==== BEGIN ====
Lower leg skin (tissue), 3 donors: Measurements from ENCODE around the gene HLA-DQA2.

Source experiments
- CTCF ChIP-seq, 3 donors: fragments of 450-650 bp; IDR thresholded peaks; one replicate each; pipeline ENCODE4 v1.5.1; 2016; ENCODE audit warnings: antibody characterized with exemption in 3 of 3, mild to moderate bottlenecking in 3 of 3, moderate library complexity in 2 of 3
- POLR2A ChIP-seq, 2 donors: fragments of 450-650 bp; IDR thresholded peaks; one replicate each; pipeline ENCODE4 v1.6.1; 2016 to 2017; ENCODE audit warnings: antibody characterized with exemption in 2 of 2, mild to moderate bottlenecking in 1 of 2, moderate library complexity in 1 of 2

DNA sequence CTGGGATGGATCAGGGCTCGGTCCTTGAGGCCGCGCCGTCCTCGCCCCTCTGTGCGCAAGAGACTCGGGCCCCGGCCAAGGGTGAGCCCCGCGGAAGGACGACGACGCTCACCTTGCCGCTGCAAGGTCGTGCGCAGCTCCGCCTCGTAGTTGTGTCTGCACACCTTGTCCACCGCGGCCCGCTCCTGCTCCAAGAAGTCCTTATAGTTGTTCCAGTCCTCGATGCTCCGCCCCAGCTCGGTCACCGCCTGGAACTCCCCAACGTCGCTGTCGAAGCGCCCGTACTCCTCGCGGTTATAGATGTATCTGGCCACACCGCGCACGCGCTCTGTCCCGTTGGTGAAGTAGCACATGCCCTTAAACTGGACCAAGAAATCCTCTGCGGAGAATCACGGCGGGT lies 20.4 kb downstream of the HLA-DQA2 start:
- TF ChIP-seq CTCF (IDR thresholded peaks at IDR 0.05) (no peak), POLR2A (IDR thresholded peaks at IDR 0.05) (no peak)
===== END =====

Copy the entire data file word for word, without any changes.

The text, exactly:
Lower leg skin (tissue), 3 donors: Measurements from ENCODE around the gene HLA-DQA2.

Source experiments
- CTCF ChIP-seq, 3 donors: fragments of 450-650 bp; IDR thresholded peaks; one replicate each; pipeline ENCODE4 v1.5.1; 2016; ENCODE audit warnings: antibody characterized with exemption in 3 of 3, mild to moderate bottlenecking in 3 of 3, moderate library complexity in 2 of 3
- POLR2A ChIP-seq, 2 donors: fragments of 450-650 bp; IDR thresholded peaks; one replicate each; pipeline ENCODE4 v1.6.1; 2016 to 2017; ENCODE audit warnings: antibody characterized with exemption in 2 of 2, mild to moderate bottlenecking in 1 of 2, moderate library complexity in 1 of 2

DNA sequence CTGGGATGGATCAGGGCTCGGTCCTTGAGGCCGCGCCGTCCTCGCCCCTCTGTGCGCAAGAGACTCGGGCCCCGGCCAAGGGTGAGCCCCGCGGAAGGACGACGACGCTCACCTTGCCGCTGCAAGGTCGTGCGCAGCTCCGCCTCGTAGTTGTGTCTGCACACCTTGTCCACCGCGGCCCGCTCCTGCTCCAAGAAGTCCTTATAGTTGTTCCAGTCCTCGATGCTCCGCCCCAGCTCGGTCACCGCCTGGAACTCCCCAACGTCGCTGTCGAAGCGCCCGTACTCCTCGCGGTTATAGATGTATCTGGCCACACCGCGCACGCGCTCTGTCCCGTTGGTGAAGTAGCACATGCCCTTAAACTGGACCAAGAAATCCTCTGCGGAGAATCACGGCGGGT lies 20.4 kb downstream of the HLA-DQA2 start:
- TF ChIP-seq CTCF (IDR thresholded peaks at IDR 0.05) (no peak), POLR2A (IDR thresholded peaks at IDR 0.05) (no peak)